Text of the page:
Today, most Malaysians prefer to predominantly identify their ethnicity by nationality. Indeed, hybrid Malaysian communities that practise multiculturalism and do not identify themselves as predominantly Malay, Chinese or Indian are uncommon, particularly since the allocation of resources by the state is based on ethnicity.

In other words, with regard to access to government jobs, scholarships or schooling, sectors which have race-based quotas, certainly do not want to be left behind, and want to be given the priority for the many bountiful privileges. 

Yet unknown to many Malaysians, a small minority (currently around 700 people known as the Melaka Chittys have distinguishingly adopted Malay and Chinese culture in their way of life while being predominantly Hindu by religion. These group of Tamil people have been for many years called, ‘Indian Peranakan’. 

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Source: The Indian Heritage Centre

In Melaka, the Chitties speak Malay at home and their wives wear kebaya, but their rituals during Deepavali and the many Hindu festivities remain true to their Indian origins.

Meanwhile, the various smaller hybrid groups remain largely undisclosed. In fact, they are sometimes categorised under the ambiguous label of ‘Others’ in governmental or official forms, whereas the Chitties themselves are lumped together with the ‘Indians.’ 

A small village, Gajah Berang on the shores of the famous Melaka Strait was granted to them by Dutch colonists in 1781 where the Melaka Chittys live tucked away. It is now situated in the heart of Melaka, a historic town. The heterogeneous Chitty community were birthed from a long tradition of inter-marriage between women from the local Malay, Javanese, Chinese and Batak cultures and Indian merchants from Kalinga.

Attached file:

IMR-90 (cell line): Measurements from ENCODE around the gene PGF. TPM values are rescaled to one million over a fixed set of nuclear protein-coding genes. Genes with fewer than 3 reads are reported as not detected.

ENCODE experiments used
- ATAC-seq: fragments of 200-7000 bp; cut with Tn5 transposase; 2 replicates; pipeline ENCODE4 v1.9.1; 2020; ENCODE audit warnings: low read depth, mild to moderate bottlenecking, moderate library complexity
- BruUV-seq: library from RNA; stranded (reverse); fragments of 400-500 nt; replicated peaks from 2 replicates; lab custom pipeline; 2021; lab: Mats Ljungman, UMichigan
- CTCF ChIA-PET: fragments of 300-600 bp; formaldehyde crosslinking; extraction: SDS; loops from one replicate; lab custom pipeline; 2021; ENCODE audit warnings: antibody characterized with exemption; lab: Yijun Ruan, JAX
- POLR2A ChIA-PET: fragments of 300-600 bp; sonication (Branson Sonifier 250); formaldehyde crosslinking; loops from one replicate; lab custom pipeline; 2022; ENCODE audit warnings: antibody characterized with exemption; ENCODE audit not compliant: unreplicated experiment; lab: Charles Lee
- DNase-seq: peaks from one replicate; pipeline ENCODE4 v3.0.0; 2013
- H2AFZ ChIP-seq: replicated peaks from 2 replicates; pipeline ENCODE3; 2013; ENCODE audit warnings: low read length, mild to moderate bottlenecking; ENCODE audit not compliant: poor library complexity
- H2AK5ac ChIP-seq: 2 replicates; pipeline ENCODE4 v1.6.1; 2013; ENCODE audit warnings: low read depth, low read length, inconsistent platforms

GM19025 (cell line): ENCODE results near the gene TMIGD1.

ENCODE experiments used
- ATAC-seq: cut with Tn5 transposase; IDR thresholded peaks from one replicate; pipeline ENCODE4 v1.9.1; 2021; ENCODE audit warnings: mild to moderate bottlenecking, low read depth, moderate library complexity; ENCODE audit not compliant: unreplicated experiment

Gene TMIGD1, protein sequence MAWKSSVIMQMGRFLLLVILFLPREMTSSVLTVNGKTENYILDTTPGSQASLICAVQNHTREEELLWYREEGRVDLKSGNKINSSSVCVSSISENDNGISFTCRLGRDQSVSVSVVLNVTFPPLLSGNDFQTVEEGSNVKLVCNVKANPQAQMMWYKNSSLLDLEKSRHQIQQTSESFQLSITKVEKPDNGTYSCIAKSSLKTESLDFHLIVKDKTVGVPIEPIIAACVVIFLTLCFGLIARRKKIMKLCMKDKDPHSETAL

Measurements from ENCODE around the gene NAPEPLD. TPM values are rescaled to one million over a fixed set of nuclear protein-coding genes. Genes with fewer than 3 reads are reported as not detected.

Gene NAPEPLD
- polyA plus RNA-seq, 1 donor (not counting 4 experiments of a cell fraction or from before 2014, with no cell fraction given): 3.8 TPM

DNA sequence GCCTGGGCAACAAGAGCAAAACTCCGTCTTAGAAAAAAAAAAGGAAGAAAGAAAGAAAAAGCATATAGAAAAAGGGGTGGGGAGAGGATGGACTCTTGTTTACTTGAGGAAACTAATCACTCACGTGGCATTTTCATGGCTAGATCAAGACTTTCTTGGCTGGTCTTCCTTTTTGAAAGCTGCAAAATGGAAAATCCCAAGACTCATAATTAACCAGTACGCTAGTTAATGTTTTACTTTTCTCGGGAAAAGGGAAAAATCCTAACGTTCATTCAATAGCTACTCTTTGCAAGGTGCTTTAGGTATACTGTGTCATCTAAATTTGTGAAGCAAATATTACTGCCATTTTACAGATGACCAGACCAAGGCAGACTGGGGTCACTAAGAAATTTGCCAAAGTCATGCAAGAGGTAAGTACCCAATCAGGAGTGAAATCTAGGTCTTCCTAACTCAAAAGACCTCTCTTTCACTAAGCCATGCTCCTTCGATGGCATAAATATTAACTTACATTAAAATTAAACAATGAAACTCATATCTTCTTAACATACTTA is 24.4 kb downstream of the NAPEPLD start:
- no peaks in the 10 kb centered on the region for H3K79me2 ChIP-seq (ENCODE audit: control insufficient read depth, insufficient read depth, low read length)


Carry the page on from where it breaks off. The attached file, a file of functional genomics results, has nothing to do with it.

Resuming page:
They are also known as the ‘straits-born Hindus’ or the ‘Indian Peranakans’ (the Malay term for ‘local born’) presumably in modern-day Orissa and Andhra Pradesh, though most today claim to be of Tamil origin.

Source: The Indian Heritage Centre

It is interesting to take note that the professional historians have yet to document the history of the Melaka Chitties. This is due to lack of written records within the Chitty group, since over the past six centuries, documents relating to these sub-group of Indians have been destroyed. 

Most Chitties believe that their sense of community and their relation to their past and culture have both been lost over time; old oral history and storytelling practises are increasingly vanishing.

Their stories were intriguing. The Chitties unwaveringly celebrate Hindu festivals and auspicious days with much fanfare, but Malay and not Indian cuisine are the highlights of their offerings made to the gods, among them include nasi lemak, the assortment of kuih-muih and achar.

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